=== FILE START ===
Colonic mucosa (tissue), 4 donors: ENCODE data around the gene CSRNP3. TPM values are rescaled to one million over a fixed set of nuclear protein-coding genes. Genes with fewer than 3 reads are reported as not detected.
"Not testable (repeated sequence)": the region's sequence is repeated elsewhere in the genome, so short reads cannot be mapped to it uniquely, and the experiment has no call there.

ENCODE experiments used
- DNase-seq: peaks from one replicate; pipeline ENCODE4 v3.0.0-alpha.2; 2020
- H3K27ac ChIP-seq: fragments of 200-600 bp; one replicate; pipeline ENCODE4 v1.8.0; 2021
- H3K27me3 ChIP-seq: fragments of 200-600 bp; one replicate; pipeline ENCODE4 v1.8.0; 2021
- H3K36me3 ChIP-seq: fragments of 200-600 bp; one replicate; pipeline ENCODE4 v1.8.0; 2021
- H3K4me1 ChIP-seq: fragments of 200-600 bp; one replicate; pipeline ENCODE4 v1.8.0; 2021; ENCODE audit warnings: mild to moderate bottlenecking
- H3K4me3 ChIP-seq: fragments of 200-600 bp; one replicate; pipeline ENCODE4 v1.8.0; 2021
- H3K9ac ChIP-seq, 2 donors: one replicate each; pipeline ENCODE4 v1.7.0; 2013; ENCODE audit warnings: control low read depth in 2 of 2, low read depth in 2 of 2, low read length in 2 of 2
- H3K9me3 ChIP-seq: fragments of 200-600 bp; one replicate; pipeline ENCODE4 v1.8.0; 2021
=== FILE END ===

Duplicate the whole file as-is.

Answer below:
Colonic mucosa (tissue), 4 donors: ENCODE data around the gene CSRNP3. TPM values are rescaled to one million over a fixed set of nuclear protein-coding genes. Genes with fewer than 3 reads are reported as not detected.
"Not testable (repeated sequence)": the region's sequence is repeated elsewhere in the genome, so short reads cannot be mapped to it uniquely, and the experiment has no call there.

ENCODE experiments used
- DNase-seq: peaks from one replicate; pipeline ENCODE4 v3.0.0-alpha.2; 2020
- H3K27ac ChIP-seq: fragments of 200-600 bp; one replicate; pipeline ENCODE4 v1.8.0; 2021
- H3K27me3 ChIP-seq: fragments of 200-600 bp; one replicate; pipeline ENCODE4 v1.8.0; 2021
- H3K36me3 ChIP-seq: fragments of 200-600 bp; one replicate; pipeline ENCODE4 v1.8.0; 2021
- H3K4me1 ChIP-seq: fragments of 200-600 bp; one replicate; pipeline ENCODE4 v1.8.0; 2021; ENCODE audit warnings: mild to moderate bottlenecking
- H3K4me3 ChIP-seq: fragments of 200-600 bp; one replicate; pipeline ENCODE4 v1.8.0; 2021
- H3K9ac ChIP-seq, 2 donors: one replicate each; pipeline ENCODE4 v1.7.0; 2013; ENCODE audit warnings: control low read depth in 2 of 2, low read depth in 2 of 2, low read length in 2 of 2
- H3K9me3 ChIP-seq: fragments of 200-600 bp; one replicate; pipeline ENCODE4 v1.8.0; 2021